ECJ rules on the validity of the Roaming Regulation

On 8 June 2010, the European Court of Justice (ECJ) rejected the attempt by various leading European mobile network operators (MNOs) to challenge the validity of a cap imposed by the EU on the roaming fees they can charge customers travelling overseas. From the point of view of these providers, price-capping regulation has effectively curbed a lucrative market that was worth approximately €8.7bn at the time the regime came into force in 2007.


International roaming refers to the facility provided by domestic MNOs to their subscribers when abroad. This is set up through agreements between domestic and foreign MNOs arranging to terminate each other’s calls on their respective networks in consideration of a fee (wholesale charges). This fee is then passed on by the domestic MNOs to their customers who have availed themselves of this service (retail charges).

While recognising the importance of international roaming in facilitating cross-border mobility for both individuals and businesses, the European Commission was concerned over the ‘unjustifiably high levels’ at which the mobile roaming charges had been maintained, despite repeated warnings to MNOs. These high charges meant that 80% of roaming customers in 2006 were businesses rather than individuals. Further, small- and medium-sized companies doing business in the internal market suffered from the significant additional cost.

Initially, the Commission attempted to avoid regulating roaming charges by calling on MNOs to voluntarily reduce their prices, empowering national regulators to take action at the national level and conducting competition law investigations. When all these failed, an EU-wide legislation was proposed in 2006 resulting in the Roaming Regulation (Regulation (EC) No 717/2007) being adopted in 2007 under Article 95 of the EC Treaty (now Article 114 of the Treaty on the Functioning of the EU) that imposed a ceiling on:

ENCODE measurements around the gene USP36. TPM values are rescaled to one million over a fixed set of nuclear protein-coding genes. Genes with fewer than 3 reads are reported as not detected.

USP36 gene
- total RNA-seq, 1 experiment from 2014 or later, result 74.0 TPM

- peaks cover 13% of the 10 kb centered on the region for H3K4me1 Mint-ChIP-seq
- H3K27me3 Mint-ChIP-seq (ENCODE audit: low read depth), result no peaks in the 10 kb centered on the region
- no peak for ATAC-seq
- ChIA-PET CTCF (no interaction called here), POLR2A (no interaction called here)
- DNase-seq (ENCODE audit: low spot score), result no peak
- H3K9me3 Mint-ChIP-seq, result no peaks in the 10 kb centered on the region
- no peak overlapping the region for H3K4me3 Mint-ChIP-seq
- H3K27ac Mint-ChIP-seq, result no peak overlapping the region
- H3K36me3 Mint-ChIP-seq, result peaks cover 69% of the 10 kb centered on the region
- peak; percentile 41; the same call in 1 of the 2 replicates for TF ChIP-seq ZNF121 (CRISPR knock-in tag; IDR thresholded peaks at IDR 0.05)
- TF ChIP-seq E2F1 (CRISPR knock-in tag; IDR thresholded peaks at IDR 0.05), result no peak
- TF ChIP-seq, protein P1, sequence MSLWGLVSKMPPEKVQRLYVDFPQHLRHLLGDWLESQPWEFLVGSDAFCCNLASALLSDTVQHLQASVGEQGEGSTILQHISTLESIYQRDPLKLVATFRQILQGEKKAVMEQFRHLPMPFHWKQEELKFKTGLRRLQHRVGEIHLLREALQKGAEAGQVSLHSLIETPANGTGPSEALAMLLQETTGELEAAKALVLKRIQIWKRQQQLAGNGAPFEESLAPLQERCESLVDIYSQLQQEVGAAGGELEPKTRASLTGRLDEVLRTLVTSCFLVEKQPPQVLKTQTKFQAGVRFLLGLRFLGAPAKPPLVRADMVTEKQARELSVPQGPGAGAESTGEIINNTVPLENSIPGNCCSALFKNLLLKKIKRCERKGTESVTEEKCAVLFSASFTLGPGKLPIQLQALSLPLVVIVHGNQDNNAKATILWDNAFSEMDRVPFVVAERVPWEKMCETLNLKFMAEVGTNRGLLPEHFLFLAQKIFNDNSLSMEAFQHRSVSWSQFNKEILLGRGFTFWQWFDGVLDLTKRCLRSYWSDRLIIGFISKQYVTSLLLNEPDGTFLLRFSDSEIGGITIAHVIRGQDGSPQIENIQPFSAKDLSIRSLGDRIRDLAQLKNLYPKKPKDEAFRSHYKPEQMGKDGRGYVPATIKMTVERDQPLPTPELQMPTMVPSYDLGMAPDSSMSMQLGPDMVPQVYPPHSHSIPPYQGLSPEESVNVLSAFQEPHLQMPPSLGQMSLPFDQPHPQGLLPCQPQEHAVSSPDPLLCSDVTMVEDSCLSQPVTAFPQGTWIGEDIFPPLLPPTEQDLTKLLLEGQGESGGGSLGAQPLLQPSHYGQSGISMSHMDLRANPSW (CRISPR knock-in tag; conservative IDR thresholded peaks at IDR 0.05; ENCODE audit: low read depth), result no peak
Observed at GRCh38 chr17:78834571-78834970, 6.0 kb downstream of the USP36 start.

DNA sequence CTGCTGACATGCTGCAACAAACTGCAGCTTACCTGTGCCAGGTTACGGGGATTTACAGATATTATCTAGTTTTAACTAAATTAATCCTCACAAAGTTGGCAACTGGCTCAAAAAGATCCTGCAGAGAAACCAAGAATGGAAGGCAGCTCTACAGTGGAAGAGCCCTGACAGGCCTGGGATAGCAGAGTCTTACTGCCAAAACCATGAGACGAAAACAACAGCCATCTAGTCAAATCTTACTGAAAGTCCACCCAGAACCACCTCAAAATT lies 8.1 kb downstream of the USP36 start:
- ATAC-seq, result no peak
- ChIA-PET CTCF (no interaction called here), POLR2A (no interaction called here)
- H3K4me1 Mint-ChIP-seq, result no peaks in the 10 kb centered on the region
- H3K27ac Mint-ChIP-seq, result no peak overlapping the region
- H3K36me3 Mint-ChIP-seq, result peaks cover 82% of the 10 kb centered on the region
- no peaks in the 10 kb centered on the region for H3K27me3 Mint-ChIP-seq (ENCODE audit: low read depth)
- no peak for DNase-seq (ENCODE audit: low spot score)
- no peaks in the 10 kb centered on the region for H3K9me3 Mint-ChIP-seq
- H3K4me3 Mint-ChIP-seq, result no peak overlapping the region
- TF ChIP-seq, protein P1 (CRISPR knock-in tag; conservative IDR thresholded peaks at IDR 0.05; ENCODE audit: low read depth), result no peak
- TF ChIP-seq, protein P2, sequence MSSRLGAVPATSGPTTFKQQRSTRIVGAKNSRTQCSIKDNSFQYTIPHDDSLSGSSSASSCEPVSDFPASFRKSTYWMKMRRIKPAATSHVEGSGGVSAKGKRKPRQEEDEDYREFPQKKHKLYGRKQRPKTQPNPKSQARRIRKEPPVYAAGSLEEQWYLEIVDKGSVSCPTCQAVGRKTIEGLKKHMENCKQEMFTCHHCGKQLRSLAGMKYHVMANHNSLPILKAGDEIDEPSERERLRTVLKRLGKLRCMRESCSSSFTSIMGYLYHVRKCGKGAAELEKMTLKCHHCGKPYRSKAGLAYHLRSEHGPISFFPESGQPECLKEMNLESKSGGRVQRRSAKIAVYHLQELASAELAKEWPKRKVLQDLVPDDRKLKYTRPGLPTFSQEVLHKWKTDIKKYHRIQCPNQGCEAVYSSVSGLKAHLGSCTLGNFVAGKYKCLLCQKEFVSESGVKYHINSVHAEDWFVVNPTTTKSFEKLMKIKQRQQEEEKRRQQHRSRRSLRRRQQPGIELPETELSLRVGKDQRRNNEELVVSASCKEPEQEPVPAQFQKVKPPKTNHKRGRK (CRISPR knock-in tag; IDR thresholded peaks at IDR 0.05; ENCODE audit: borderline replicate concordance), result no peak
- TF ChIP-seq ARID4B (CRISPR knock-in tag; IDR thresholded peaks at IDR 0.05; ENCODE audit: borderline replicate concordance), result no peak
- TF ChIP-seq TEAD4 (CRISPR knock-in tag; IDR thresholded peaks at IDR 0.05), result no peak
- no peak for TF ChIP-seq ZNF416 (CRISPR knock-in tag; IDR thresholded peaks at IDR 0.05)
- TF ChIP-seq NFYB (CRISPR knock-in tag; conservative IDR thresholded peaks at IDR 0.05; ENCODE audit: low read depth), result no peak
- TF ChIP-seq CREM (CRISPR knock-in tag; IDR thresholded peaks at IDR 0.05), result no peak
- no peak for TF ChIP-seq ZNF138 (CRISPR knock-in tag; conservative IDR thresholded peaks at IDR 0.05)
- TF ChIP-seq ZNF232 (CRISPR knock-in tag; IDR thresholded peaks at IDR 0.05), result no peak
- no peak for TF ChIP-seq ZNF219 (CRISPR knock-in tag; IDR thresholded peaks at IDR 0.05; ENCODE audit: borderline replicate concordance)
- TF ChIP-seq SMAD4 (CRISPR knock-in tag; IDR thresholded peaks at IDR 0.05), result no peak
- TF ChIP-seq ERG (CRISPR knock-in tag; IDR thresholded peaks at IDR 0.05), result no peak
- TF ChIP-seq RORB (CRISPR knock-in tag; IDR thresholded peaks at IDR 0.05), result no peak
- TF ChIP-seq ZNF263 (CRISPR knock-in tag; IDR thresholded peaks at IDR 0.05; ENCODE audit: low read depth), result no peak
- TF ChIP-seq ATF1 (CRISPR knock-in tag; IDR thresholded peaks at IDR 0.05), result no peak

• the maximum amount a MNO could charge for voice calls made and received by its customers when travelling (the charges were set out in a eurotariff that MNOs had to actively offer their customers); and
  • wholesale roaming charges, ie the fee paid by a customer’s home network provider to the foreign network the consumer used when travelling.

The original Roaming Regulation was time limited and was set to expire in June 2010. However, this was later amended by a new regulation that expanded its scope to cover SMS, as well as data calls and prolonged its validity until June 2012. This led to a call for judicial review by four MNOs, namely Telefónica O2, T-Mobile, Orange and Vodafone, challenging the validity of the Roaming Regulation in the High Court of England and Wales. The High Court referred the questions of whether Article 95 of the EC Treaty formed an adequate legal basis for the adoption of the Roaming Regulation, and whether, by setting the aforementioned eurotariff, the EC legislature had fallen foul of the principles of proportionality and/or subsidiarity to the ECJ for a preliminary ruling.


Legal validity

The ECJ noted the Commission’s concerns over the extremely high retail charges for international roaming services that were in place at the time of the adoption of the Roaming Regulation, as well as failed attempts by national regulators under the existing legal framework to tackle the charges. Having also taken into account the difficulties faced by national regulatory authorities in identifying undertakings that held considerable market power and controlling the behaviour of visiting network operators in other member states whose services were used by customers when travelling, the ECJ upheld the legal validity of the Roaming Regulation. Given the significant interdependence of retail and wholesale roaming charges, it seemed apparent to the ECJ that any move by member states to only tackle retail charges, without lowering the wholesale costs for the provision of such EC-wide roaming services, would severely distort competition and disrupt the ‘orderly functioning of the EC-wide roaming market’.